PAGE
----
Expression and developmental regulation of the Hydra-RFamide and Hydra-LWamide preprohormone genes in Hydra: evidence for transient phases of head formation.
Hydra magnipapillata has three distinct genes coding for preprohormones A, B, and C, each yielding a characteristic set of Hydra-RFamide (Arg-Phe-NH2) neuropeptides, and a fourth gene coding for a preprohormone that yields various Hydra-LWamide (Leu-Trp-NH2) neuropeptides. Using a whole-mount double-labeling in situ hybridization technique, we found that each of the four genes is specifically expressed in a different subset of neurons in the ectoderm of adult Hydra. The preprohormone A gene is expressed in neurons of the tentacles, hypostome (a region between tentacles and mouth opening), upper gastric region, and peduncle (an area just above the foot). The preprohormone B gene is exclusively expressed in neurons of the hypostome, whereas the preprohormone C gene is exclusively expressed in neurons of the tentacles. The Hydra-LWamide preprohormone gene is expressed in neurons located in all parts of Hydra with maxima in tentacles, hypostome, and basal disk (foot). Studies on animals regenerating a head showed that the prepro-Hydra-LWamide gene is expressed first, followed by the preprohormone A and subsequently the preprohormone C and the preprohormone B genes. This sequence of events could be explained by a model based on positional values in a morphogen gradient. Our head-regeneration experiments also give support for transient phases of head formation: first tentacle-specific preprohormone C neurons (frequently associated with a small tentacle bud) appear at the center of the regenerating tip, which they are then replaced by hypostome-specific preprohormone B neurons. Thus, the regenerating tip first attains a tentacle-like appearance and only later this tip develops into a hypostome. In a developing bud of Hydra, tentacle-specific preprohormone C neurons and hypostome-specific preprohormone B neurons appear about simultaneously in their correct positions, but during a later phase of head development, additional tentacle-specific preprohormone C neurons appear as a ring at the center of the hypostome and then disappear again. Nerve-free Hydra consisting of only epithelial cells do not express the preprohormone A, B, or C or the LWamide preprohormone genes. These animals, however, have a normal phenotype, showing that the preprohormone A, B, and C and the LWamide genes are not essential for the basic pattern formation of Hydra. (+info)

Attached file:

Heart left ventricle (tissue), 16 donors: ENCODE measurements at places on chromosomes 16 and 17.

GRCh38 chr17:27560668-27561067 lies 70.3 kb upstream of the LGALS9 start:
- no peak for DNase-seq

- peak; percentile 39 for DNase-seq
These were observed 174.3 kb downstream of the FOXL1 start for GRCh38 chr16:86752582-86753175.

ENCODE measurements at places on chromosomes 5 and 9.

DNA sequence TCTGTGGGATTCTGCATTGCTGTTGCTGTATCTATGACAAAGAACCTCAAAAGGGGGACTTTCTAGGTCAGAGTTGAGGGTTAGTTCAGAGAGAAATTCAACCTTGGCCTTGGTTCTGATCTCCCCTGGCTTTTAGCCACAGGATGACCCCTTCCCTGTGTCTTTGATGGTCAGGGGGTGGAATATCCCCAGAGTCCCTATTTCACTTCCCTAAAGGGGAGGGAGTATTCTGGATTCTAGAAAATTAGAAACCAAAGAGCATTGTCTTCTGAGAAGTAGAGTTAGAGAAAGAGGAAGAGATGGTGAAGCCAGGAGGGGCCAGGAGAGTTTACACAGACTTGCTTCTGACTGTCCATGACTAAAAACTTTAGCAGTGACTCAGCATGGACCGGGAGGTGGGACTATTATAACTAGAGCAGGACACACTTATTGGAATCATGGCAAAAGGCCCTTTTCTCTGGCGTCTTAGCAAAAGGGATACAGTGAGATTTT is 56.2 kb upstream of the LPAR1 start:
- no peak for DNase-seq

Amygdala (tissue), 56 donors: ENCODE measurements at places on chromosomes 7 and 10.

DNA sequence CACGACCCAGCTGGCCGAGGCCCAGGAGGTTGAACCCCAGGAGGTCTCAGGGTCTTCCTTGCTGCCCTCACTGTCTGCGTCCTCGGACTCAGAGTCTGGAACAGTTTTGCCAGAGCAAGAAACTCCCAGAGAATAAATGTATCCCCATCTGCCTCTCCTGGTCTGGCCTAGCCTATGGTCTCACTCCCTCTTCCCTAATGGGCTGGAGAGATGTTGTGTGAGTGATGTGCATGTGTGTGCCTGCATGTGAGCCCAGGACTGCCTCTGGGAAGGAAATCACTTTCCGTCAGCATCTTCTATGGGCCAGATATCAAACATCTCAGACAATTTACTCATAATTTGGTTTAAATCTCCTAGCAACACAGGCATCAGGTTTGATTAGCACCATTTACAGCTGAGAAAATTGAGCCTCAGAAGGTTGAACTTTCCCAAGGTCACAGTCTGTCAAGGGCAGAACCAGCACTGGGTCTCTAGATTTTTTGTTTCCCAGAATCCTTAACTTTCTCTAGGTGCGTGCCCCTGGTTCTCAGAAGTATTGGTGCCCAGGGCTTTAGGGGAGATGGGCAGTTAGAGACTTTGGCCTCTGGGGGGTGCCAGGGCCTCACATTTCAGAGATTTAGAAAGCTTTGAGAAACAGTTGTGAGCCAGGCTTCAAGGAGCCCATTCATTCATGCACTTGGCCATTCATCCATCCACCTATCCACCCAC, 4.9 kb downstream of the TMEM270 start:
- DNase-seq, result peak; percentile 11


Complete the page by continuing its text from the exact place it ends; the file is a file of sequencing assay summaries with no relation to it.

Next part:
Expression of a Hox gene, Cnox-2, and the division of labor in a colonial hydroid.